Ever wonder if there is any point in tracking impressions or reach of your message?
Speaking to a colleague recently about the numbers we track for social media and other strategic channels, I found myself justifying why I still want to see the oft-maligned ‘reach’ number.
Reach may not be a number you report up, but it should not be ignored.
Here’s the thing: There are metrics that inform what you’re doing and there are metrics that prove what you’re doing has value. Reach is certainly not going to prove ROI for your content marketing, but it will give you insight into how the content you create resonates with your target audiences.
If reach is good but conversion poor, that helps you narrow down what needs to be tweaked going forward.
I recently moderated a webinar for PR Newswire about content messaging trends for 2016. During it, I asked Rebecca Lieb, one of our guest speakers and an expert on metrics that matter, what her thought was on the topic.
“Things like likes and shares are volume metrics that don’t necessarily have ROI value,” stated Rebecca. “But they can be very strong indicators to the team of what sort of content is resonating, what you need to create more of — what’s working and what isn’t.”
Rebecca continued that whereas advertising once ruled any campaign, now “companies are floating out content, effectively running it up the social and owned media flagpoles and seeing who salutes.” Content that resonates with audiences and achieves goals most effectively then gets further investment of money and turned into advertising campaigns.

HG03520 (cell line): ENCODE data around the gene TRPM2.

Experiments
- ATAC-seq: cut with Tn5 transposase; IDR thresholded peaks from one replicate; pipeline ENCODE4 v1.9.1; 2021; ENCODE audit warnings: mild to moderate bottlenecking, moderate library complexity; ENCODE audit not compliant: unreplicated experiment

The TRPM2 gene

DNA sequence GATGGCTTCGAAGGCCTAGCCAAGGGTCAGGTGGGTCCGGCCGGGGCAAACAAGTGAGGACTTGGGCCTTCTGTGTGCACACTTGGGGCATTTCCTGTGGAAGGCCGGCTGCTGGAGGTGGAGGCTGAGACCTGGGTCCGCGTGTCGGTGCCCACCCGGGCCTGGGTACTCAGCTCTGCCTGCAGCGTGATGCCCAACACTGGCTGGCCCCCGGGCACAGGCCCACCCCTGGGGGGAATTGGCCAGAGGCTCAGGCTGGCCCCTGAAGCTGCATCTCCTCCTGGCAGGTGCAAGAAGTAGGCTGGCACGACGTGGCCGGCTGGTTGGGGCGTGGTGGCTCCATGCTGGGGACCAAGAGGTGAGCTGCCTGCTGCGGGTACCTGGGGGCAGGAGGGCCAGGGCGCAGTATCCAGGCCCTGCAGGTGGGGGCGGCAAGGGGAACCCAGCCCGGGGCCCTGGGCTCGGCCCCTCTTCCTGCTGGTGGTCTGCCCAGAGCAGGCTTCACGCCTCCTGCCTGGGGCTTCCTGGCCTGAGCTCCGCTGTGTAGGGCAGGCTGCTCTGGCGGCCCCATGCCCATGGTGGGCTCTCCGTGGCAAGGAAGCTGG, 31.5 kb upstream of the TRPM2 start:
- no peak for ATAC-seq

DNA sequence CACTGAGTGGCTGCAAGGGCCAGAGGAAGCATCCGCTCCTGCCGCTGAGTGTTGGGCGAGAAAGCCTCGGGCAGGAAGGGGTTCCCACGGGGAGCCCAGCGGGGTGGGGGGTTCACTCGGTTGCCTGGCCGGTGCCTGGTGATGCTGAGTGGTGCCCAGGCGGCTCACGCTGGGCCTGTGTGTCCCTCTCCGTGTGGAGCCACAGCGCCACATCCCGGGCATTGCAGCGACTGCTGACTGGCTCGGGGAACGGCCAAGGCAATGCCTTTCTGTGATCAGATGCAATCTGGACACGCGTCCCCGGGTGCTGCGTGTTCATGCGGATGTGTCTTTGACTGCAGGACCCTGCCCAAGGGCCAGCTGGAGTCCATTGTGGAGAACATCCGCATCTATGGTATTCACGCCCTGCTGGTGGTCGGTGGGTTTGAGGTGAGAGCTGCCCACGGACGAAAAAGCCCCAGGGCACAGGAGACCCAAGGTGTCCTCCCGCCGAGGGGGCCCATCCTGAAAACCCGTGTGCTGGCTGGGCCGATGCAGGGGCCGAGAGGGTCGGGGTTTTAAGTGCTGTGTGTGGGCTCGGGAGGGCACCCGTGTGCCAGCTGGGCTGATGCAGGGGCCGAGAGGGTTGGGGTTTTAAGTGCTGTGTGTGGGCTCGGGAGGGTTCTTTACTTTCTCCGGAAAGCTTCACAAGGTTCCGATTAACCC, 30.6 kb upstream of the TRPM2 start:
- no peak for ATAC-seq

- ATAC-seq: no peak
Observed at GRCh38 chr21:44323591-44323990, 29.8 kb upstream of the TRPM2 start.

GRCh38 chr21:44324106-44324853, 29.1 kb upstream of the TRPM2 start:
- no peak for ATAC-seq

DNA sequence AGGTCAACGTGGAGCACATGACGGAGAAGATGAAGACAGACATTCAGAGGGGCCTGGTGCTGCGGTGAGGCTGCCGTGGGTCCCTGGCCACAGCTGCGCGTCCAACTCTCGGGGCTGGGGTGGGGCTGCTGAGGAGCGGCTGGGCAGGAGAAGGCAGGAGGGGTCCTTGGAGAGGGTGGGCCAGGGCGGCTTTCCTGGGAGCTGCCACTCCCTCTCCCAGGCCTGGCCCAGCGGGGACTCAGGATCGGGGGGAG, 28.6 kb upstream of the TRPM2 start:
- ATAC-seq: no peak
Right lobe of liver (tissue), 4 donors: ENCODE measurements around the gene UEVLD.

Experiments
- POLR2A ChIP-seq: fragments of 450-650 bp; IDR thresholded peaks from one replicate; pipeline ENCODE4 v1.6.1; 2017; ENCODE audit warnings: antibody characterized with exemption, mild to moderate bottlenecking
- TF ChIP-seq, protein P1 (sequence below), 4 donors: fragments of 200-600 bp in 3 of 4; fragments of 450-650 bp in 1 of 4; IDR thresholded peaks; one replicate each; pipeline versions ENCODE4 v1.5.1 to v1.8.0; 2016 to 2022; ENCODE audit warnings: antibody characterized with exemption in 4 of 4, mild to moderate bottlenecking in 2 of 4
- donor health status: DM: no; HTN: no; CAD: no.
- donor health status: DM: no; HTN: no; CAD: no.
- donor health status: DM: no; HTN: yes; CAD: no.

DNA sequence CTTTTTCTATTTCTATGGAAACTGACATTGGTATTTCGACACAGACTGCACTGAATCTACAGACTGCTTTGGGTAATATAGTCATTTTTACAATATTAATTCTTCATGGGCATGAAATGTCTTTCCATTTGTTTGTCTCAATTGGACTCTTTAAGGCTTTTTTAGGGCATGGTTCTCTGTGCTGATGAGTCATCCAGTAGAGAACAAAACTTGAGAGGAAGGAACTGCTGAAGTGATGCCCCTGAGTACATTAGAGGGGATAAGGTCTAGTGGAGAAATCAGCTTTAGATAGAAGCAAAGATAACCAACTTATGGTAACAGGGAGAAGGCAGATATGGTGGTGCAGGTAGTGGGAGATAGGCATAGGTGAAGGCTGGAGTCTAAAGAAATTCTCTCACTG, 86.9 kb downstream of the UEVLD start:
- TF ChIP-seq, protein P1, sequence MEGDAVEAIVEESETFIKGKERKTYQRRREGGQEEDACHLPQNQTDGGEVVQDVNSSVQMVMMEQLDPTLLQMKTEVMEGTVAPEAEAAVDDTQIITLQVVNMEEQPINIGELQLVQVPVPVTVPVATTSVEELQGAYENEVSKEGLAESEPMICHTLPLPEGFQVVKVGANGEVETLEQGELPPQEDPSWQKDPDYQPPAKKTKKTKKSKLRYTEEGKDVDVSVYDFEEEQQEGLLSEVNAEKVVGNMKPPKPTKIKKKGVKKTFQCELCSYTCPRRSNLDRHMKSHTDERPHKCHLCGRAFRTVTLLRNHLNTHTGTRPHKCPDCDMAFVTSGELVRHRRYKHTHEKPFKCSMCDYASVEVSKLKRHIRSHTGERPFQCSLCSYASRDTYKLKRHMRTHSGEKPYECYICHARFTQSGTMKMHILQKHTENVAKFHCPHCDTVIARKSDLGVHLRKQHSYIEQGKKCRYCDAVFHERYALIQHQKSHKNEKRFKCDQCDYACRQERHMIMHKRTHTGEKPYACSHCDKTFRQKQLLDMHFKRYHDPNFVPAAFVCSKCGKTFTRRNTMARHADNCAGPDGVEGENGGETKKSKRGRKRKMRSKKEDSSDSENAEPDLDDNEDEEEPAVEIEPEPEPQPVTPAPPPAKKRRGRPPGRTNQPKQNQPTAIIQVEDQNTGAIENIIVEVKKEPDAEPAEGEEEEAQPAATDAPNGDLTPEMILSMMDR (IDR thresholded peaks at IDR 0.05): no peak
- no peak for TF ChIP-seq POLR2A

“So,” continued Rebecca, “advertising content or creative becomes the last stop on this content continuum rather than the first stop, and these volume metrics can help make that determination.”
Why are companies doing this? Because it makes so much sense. Why gamble ad budget on content when you can test it first through social and owned media? Then the money you eventually spend on advertising content will be an investment rather than a gamble.
For example, let’s say you’ve launched several pieces of gated content. Logic tells us that not every piece will be a star performer, but how can you be sure you spend money wisely in promoting your content?
If you put ad spend equally on all your content, you’ll likely waste money and time. By testing all that content through your owned and social channels first, your audience can inform you about what content is likely to deliver the best ROI for your ad spend.
Try it out if you haven’t already. It is a cheap method of testing and likely to improve your ROI.
For a refresher on which metrics inform and which prove, here are two quick reference guides with some of the numbers you should monitor and report.
Maintaining a properly balanced approach to measurement will enable you to show your marketing’s impact, as well as grow it over time.
Download Meeting Demand: A Guide to Becoming a Data-Driven CMO for more tips on transforming your content marketing through metrics.
Author Victoria Harres is vice president, strategic communications and content at PR Newswire. Her team leads social media, PR, creative and blogging for the brand. Vicky was the original twitterer on @PRNewswire and continues to be part of that crew. If she’s not at her desk, you’ll likely find her in the garden.